|Chennai||Rs. 25020.00 (0.81%)|
|Mumbai||Rs. 25890.00 (0.98%)|
|Delhi||Rs. 25200.00 (-0.2%)|
|Kolkata||Rs. 25480.00 (1.03%)|
|Kerala||Rs. 24800.00 (0.61%)|
|Bangalore||Rs. 25000.00 (0.81%)|
|Hyderabad||Rs. 25080.00 (1.09%)|
The loan repayment plan of microfinance institutions (MFIs), which opted to restructure their debts, may collapse as the ground situation in Andhra Pradesh refuses to improve.
Top executives of a few microfinance companies expressed doubts in their ability to repay loans as recovery rate continues to remain muted due to curbs imposed by the Andhra government.
“The Act passed by the state government has not been repealed yet. We are not able to recover the money we lent. In this situation, it’s difficult to repay the bank loans,” said chief executive officer (CEO) of a microfinance company that restructured debts in 2011. The executive did not want to be named.
In October 2010, the state government passed an ordinance to curb microlending activities.
The government said it was necessary to regulate MFIs as many microlenders were using coercive methods to recover money from poor borrowers.
The legislation affected loan recoveries and eroded profitability of MFIs. A study revealed almost one in every three borrowers did not repay their loans to microlenders since the ordinance was passed.
“In Andhra Pradesh, given the fact the state law is still there, the ground situation remains unchanged since October 2010. The outstanding loan portfolios of microfinance firms are still unpaid. A large part of these portfolios had to be written off because of new regulations. As a result, many microfinance companies now have negative net worth,” said Alok Prasad, CEO of Micro Finance Institutions Network.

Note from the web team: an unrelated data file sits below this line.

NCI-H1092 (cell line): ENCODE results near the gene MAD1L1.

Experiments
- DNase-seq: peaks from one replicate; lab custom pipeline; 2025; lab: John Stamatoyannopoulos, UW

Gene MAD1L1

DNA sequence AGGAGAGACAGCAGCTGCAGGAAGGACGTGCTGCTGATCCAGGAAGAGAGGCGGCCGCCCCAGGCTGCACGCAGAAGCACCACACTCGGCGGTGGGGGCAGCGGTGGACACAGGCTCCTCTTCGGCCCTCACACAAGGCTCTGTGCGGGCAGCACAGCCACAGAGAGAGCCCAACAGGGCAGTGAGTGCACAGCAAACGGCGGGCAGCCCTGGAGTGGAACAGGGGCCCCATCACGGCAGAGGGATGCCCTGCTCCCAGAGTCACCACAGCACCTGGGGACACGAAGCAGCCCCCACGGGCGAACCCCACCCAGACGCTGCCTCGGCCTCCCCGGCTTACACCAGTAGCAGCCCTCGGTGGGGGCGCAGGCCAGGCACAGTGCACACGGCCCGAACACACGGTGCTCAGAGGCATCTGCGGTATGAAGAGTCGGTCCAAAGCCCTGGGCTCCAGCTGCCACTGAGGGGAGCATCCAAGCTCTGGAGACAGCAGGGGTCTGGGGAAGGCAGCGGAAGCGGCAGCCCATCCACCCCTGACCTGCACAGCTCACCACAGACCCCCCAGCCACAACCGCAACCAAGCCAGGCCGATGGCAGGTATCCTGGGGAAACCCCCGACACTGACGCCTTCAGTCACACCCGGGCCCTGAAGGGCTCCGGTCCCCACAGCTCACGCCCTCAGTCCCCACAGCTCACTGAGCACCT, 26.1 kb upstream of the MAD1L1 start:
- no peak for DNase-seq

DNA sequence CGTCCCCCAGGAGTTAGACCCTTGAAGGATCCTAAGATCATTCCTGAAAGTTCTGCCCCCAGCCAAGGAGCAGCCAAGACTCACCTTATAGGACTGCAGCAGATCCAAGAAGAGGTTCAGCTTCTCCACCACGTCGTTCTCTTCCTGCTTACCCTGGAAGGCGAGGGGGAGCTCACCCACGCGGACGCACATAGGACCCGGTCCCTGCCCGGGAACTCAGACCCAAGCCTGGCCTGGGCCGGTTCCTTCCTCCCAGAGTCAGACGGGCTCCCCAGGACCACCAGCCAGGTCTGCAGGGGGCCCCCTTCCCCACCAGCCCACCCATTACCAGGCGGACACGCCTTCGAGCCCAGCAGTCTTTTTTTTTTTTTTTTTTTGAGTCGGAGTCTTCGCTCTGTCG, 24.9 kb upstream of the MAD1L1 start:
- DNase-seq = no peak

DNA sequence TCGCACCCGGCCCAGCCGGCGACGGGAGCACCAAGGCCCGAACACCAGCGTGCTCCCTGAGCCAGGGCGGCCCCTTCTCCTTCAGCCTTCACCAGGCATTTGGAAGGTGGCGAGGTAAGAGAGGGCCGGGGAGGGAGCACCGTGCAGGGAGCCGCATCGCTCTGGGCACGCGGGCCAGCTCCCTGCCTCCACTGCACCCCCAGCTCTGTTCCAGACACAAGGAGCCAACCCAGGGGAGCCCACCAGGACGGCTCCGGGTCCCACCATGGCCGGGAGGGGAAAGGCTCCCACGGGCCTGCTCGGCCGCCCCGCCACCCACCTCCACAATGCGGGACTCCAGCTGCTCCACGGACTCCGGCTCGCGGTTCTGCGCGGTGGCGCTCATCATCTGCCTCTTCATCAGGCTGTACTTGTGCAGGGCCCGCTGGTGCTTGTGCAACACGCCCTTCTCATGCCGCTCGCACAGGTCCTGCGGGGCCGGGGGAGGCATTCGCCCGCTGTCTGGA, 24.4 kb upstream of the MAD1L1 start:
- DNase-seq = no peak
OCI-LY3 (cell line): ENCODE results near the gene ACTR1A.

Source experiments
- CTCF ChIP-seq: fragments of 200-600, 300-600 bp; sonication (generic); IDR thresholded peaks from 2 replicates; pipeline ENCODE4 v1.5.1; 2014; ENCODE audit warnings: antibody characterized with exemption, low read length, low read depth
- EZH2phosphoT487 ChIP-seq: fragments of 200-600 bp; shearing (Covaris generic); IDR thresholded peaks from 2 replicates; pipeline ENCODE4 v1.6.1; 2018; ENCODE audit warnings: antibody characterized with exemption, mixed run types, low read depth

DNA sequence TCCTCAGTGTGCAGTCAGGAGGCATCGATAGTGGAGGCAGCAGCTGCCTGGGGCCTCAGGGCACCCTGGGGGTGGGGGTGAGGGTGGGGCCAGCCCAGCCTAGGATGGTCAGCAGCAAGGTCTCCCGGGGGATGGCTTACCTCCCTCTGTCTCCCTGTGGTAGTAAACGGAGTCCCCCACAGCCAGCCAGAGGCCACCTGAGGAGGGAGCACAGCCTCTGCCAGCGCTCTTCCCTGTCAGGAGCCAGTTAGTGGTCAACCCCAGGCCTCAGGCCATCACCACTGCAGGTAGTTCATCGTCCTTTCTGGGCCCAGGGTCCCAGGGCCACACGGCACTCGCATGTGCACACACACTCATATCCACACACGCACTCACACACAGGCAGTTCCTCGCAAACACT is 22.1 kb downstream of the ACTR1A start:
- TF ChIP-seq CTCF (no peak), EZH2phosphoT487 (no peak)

Mounting losses forced several microlenders to restructure their bank loans. While many applied, banks agreed to restructure loans of only seven MFIs — five in 2011 and two in 2012 — based on their revival prospects. These firms had borrowed around Rs 6,000 crore from banks.
The microlenders were given a repayment moratorium of one-to-two years. “For four microfinance companies, the moratorium got over in April 2012. Another will start repaying its loans from June 2013. But since we are neither able to lend or recover our money, it’s becoming difficult for us to repay bank loans,” said a senior executive of another MFI, also on condition of anonymity.
Microlenders were hopeful of recovery, when the Reserve Bank of India (RBI) decided to regulate the sector. The central bank introduced a new set of norms for the sector in December 2011 and modified it a little in August 2012. But uncertainty remains as there is still lack of clarity on whether RBI is the sole regulator of the microfinance sector. The final hearing on petitions filed in the Andhra Pradesh High Court challenging the state government’s actions happened in November 2012 but the judgment is pending. “The survival of MFIs depends on this judgement. We are eagerly awaiting the court’s decision,” Kishore Kumar Puli, CEO of Trident Microfin, said.
The Micro Finance Institutions (Development and Regulation) Bill, 2012 that proposes RBI as the regulator of the sector is currently being examined by a parliamentary standing committee. “We were hoping to get legal redressal quickly. But our hopes have been belied,” said an industry player.